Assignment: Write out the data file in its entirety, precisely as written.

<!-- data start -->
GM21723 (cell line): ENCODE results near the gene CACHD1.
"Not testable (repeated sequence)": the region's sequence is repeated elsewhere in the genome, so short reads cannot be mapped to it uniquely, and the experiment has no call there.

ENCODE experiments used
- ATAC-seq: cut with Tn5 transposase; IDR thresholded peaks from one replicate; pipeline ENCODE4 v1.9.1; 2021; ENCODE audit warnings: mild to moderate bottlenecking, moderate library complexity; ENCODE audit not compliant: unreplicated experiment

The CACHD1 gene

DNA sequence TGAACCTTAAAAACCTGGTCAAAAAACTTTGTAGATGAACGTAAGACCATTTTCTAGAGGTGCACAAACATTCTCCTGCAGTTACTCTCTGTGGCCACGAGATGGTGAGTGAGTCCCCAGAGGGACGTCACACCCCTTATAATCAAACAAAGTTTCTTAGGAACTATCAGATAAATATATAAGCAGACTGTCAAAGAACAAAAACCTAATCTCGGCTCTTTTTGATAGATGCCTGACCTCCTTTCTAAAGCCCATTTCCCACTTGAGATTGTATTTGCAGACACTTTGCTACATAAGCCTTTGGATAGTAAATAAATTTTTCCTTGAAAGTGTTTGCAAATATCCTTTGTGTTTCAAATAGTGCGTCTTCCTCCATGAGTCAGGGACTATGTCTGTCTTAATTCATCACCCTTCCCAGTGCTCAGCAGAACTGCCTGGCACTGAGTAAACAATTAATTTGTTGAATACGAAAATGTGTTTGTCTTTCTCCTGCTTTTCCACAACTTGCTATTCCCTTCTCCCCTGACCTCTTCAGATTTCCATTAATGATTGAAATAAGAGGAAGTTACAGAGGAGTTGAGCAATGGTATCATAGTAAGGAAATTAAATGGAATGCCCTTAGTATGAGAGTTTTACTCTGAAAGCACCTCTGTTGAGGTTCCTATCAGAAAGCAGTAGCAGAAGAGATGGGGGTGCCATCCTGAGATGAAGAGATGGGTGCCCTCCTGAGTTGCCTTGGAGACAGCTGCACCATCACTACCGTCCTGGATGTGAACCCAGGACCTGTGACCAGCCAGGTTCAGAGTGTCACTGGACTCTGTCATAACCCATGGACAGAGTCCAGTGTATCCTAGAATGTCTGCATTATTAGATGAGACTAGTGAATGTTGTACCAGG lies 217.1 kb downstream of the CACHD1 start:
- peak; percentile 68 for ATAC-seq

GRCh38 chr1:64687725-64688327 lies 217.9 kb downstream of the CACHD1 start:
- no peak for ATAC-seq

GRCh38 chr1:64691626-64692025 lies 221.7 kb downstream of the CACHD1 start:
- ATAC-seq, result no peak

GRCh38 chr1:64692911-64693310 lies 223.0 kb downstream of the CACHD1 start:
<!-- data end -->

GM21723 (cell line): ENCODE results near the gene CACHD1.
"Not testable (repeated sequence)": the region's sequence is repeated elsewhere in the genome, so short reads cannot be mapped to it uniquely, and the experiment has no call there.

ENCODE experiments used
- ATAC-seq: cut with Tn5 transposase; IDR thresholded peaks from one replicate; pipeline ENCODE4 v1.9.1; 2021; ENCODE audit warnings: mild to moderate bottlenecking, moderate library complexity; ENCODE audit not compliant: unreplicated experiment

The CACHD1 gene

DNA sequence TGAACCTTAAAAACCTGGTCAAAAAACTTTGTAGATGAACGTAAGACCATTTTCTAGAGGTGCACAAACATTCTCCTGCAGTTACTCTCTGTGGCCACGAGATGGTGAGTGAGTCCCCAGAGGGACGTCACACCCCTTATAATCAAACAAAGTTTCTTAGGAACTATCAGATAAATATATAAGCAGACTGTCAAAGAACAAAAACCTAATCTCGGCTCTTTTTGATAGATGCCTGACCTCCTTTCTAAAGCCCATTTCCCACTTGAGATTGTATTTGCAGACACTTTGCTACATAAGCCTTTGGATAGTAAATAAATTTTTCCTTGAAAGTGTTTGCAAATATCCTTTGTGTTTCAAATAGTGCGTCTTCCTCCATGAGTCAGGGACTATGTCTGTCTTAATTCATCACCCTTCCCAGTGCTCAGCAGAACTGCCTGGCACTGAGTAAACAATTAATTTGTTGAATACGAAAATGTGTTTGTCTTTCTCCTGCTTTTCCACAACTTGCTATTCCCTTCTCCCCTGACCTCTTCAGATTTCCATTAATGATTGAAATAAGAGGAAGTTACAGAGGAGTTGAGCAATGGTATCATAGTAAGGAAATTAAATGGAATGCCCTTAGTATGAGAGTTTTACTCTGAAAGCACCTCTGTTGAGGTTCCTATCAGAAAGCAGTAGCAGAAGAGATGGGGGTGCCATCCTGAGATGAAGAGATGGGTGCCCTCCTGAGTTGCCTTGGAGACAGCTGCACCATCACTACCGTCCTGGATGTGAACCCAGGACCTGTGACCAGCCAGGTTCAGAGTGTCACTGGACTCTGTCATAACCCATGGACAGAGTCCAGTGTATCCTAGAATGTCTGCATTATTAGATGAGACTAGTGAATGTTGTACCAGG lies 217.1 kb downstream of the CACHD1 start:
- peak; percentile 68 for ATAC-seq

GRCh38 chr1:64687725-64688327 lies 217.9 kb downstream of the CACHD1 start:
- no peak for ATAC-seq

GRCh38 chr1:64691626-64692025 lies 221.7 kb downstream of the CACHD1 start:
- ATAC-seq, result no peak

GRCh38 chr1:64692911-64693310 lies 223.0 kb downstream of the CACHD1 start: